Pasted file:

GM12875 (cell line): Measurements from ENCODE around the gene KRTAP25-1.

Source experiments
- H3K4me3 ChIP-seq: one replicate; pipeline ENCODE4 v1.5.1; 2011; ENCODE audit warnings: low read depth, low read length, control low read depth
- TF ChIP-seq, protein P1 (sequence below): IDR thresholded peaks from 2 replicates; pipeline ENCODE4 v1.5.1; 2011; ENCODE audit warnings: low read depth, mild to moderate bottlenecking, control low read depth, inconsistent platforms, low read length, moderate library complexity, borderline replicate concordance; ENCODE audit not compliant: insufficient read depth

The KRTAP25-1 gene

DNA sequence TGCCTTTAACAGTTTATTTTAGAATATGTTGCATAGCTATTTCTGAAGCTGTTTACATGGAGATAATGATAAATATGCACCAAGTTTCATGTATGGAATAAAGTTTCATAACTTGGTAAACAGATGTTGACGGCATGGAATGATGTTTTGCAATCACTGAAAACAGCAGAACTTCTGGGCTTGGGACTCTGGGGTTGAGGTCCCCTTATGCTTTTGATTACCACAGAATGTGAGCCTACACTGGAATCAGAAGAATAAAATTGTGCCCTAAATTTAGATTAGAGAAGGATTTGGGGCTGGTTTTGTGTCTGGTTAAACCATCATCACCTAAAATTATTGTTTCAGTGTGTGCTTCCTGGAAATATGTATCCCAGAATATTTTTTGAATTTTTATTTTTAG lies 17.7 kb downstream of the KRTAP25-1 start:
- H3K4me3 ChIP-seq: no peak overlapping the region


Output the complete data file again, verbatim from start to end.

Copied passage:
GM12875 (cell line): Measurements from ENCODE around the gene KRTAP25-1.

Source experiments
- H3K4me3 ChIP-seq: one replicate; pipeline ENCODE4 v1.5.1; 2011; ENCODE audit warnings: low read depth, low read length, control low read depth
- TF ChIP-seq, protein P1 (sequence below): IDR thresholded peaks from 2 replicates; pipeline ENCODE4 v1.5.1; 2011; ENCODE audit warnings: low read depth, mild to moderate bottlenecking, control low read depth, inconsistent platforms, low read length, moderate library complexity, borderline replicate concordance; ENCODE audit not compliant: insufficient read depth

The KRTAP25-1 gene

DNA sequence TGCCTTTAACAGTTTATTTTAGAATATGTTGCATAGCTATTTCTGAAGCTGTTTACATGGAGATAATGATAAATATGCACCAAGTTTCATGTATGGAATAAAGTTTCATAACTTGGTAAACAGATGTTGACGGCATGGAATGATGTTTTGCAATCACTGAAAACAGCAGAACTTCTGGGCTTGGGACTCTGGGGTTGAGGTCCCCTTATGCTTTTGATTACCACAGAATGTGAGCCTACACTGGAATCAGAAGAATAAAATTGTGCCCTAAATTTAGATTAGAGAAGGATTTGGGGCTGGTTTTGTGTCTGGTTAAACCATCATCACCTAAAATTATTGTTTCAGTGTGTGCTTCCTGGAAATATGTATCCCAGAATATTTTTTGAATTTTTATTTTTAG lies 17.7 kb downstream of the KRTAP25-1 start:
- H3K4me3 ChIP-seq: no peak overlapping the region